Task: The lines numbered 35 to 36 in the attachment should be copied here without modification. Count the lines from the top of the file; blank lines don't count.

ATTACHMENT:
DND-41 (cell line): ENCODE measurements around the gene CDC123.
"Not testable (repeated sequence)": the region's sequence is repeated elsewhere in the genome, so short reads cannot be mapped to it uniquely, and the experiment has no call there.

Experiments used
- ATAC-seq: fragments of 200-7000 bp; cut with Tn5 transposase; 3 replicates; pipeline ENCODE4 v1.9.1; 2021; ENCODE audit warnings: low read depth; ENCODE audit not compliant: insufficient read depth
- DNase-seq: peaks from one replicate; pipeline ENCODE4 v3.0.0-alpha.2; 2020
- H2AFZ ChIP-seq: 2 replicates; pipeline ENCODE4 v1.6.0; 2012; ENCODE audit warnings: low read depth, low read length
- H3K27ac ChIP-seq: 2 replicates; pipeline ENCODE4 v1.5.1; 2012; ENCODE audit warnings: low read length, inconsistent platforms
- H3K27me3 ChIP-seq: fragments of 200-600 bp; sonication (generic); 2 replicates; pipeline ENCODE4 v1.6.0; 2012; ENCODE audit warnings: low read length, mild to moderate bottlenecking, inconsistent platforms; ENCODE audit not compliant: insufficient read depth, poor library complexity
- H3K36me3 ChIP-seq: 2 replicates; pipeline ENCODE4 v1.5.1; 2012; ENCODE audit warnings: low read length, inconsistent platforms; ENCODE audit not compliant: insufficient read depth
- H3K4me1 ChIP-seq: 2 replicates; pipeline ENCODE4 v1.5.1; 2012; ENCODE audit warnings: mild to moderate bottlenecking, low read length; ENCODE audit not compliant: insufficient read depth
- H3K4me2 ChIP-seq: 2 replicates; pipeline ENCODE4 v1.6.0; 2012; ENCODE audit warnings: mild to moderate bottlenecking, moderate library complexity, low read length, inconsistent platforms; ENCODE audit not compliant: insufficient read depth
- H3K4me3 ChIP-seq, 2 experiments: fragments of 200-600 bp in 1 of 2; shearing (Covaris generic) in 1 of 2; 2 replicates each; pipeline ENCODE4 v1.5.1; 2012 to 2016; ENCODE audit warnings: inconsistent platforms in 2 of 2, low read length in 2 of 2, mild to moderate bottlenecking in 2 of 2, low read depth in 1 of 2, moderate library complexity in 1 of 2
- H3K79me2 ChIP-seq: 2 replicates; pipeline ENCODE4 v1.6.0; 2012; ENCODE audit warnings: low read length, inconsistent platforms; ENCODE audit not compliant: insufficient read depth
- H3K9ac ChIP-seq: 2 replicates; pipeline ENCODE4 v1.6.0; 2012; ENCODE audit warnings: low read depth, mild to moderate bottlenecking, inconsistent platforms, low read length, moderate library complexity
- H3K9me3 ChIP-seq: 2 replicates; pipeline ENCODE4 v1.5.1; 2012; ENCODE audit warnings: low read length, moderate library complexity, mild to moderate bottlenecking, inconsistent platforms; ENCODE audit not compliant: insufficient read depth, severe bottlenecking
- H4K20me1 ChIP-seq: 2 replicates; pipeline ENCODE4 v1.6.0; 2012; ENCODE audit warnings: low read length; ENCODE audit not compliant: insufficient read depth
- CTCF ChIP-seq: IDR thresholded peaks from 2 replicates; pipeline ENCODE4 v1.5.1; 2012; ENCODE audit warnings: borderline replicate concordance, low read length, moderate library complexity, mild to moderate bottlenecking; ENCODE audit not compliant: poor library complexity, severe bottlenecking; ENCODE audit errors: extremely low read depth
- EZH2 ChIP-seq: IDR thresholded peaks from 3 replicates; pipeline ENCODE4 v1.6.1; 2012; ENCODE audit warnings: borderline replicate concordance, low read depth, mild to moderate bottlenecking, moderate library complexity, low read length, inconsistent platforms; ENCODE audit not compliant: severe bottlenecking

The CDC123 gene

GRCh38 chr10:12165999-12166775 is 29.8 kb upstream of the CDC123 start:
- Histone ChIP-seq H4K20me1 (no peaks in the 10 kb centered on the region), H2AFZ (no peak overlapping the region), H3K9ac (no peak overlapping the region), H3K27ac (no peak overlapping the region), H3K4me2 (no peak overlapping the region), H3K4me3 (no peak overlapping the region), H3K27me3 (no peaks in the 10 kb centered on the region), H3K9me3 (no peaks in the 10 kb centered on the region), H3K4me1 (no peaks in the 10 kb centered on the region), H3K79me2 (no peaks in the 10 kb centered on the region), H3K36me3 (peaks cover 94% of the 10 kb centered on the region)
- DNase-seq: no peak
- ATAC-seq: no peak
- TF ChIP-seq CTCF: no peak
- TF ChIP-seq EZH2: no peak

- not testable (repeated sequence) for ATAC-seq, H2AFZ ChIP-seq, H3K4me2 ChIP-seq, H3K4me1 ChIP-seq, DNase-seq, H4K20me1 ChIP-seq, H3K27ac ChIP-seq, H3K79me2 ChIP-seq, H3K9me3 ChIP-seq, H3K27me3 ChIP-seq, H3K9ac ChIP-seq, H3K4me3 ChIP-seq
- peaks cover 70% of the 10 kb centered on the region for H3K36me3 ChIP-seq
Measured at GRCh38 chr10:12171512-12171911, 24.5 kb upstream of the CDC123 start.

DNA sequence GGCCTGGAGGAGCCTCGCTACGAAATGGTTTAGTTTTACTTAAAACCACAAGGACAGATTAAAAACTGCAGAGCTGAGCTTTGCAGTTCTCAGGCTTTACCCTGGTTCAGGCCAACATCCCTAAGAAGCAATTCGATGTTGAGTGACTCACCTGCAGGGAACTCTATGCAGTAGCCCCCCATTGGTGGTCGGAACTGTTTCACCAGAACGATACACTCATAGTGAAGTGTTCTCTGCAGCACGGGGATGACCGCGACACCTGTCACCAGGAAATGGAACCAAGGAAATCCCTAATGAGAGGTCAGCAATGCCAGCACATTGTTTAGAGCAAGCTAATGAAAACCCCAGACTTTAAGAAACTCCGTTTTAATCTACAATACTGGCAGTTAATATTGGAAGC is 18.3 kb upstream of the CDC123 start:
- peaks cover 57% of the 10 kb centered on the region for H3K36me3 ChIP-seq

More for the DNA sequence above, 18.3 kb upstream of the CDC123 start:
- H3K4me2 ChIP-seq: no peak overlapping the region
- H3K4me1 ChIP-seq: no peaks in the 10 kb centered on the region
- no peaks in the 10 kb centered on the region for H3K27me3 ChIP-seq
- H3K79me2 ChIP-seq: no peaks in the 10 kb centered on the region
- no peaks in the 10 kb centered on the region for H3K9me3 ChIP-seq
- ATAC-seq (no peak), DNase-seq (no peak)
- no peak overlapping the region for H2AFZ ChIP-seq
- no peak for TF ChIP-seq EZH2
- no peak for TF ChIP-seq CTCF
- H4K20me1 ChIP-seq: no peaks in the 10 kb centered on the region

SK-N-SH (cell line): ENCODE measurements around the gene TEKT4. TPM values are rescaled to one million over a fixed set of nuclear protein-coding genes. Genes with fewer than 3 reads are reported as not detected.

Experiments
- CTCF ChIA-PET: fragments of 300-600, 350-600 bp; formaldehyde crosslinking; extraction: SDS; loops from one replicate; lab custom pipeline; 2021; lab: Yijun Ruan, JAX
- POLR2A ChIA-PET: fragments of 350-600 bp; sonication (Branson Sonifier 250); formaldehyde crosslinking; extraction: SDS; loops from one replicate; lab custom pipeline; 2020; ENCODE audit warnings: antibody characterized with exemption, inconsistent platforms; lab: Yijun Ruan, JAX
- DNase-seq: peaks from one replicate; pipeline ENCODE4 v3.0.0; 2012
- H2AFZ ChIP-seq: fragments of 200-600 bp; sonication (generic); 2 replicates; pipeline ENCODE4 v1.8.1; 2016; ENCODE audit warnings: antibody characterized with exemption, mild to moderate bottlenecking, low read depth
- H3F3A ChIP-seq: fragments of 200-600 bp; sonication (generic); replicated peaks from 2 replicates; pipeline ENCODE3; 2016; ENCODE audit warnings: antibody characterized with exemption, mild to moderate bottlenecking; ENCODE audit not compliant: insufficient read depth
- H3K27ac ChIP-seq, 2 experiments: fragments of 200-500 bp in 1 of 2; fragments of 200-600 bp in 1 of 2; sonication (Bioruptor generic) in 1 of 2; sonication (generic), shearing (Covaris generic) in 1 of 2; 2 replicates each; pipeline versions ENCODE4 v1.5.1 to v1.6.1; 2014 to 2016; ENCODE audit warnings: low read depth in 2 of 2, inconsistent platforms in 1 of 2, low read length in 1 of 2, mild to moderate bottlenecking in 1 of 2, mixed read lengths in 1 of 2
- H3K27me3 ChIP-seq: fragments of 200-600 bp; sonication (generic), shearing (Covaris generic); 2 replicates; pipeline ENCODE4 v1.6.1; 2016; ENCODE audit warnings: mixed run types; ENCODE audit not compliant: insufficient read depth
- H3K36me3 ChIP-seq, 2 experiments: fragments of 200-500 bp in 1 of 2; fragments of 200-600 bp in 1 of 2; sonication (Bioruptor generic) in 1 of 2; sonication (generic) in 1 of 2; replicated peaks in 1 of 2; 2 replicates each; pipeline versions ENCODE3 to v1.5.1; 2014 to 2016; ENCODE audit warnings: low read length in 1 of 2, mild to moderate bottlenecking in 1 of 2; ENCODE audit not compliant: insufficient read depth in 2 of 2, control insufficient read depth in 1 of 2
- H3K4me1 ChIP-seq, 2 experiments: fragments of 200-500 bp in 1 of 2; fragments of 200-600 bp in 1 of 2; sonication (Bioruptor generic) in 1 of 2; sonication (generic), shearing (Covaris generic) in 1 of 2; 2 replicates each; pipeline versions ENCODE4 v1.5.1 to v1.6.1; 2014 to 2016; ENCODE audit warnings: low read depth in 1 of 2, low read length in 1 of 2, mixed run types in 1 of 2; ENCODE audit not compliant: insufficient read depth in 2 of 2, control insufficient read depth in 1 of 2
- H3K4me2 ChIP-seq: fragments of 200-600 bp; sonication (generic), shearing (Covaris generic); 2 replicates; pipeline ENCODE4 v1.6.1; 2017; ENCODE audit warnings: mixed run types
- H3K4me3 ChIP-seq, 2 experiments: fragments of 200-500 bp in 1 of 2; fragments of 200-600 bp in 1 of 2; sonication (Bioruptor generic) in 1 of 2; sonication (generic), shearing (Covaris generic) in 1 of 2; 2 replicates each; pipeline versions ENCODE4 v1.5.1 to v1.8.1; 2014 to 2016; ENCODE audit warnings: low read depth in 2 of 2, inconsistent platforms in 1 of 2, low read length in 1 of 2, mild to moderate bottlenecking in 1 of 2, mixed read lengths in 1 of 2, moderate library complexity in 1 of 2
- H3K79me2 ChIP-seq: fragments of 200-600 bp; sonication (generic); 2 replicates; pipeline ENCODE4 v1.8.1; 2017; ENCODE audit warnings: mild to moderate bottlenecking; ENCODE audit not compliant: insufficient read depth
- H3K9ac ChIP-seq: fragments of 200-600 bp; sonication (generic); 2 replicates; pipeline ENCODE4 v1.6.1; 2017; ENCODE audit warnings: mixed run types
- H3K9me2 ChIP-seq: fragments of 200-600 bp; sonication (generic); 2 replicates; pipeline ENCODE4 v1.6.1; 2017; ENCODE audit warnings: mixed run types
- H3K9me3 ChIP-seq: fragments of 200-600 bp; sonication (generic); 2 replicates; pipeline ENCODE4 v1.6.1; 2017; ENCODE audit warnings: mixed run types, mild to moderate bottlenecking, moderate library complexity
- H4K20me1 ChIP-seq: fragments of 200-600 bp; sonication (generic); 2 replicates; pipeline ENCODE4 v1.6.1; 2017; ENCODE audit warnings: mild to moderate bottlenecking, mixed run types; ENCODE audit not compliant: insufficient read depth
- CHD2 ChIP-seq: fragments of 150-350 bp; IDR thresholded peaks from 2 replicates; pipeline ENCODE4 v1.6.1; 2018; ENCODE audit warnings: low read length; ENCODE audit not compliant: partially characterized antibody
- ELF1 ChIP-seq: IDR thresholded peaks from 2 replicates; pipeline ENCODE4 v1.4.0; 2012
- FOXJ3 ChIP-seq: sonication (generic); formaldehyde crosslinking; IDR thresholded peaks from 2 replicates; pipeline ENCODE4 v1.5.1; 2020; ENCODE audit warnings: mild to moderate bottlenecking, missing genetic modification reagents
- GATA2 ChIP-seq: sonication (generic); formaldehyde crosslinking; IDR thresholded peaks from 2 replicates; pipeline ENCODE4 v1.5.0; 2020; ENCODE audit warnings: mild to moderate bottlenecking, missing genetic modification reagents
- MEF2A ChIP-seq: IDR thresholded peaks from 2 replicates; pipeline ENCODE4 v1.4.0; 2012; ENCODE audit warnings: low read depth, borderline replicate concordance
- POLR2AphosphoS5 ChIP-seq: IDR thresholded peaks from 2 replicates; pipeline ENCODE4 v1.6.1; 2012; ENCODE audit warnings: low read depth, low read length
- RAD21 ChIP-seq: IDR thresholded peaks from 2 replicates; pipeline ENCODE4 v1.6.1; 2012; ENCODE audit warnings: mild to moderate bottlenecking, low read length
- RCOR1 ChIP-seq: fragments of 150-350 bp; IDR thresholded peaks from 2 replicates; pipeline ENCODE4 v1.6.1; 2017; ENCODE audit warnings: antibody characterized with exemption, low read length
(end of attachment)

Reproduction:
- H3K79me2 ChIP-seq: no peaks in the 10 kb centered on the region
- no peaks in the 10 kb centered on the region for H3K9me3 ChIP-seq